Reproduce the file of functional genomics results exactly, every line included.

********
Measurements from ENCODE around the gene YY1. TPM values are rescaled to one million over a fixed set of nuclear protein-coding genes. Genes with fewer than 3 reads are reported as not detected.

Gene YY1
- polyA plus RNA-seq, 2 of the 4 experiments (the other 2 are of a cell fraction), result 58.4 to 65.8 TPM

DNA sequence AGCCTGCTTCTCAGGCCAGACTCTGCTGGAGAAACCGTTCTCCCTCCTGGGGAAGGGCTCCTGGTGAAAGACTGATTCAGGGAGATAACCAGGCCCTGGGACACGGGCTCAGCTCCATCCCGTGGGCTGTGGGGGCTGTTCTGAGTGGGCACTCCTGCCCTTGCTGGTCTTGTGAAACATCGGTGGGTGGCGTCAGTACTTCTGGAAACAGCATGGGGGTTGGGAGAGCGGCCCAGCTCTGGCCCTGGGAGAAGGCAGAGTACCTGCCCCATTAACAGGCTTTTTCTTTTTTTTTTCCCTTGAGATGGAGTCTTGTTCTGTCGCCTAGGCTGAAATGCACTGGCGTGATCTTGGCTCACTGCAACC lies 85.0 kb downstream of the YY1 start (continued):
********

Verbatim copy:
Measurements from ENCODE around the gene YY1. TPM values are rescaled to one million over a fixed set of nuclear protein-coding genes. Genes with fewer than 3 reads are reported as not detected.

Gene YY1
- polyA plus RNA-seq, 2 of the 4 experiments (the other 2 are of a cell fraction), result 58.4 to 65.8 TPM

DNA sequence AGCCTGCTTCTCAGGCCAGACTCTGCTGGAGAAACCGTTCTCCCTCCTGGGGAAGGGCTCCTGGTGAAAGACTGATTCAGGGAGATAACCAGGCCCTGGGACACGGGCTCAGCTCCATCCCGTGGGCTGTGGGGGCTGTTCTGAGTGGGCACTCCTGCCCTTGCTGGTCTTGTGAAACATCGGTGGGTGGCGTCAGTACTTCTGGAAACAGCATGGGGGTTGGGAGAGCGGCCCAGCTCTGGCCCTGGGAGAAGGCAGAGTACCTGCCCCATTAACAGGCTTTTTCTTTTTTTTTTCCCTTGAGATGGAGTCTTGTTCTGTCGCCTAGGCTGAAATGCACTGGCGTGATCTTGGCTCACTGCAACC lies 85.0 kb downstream of the YY1 start (continued):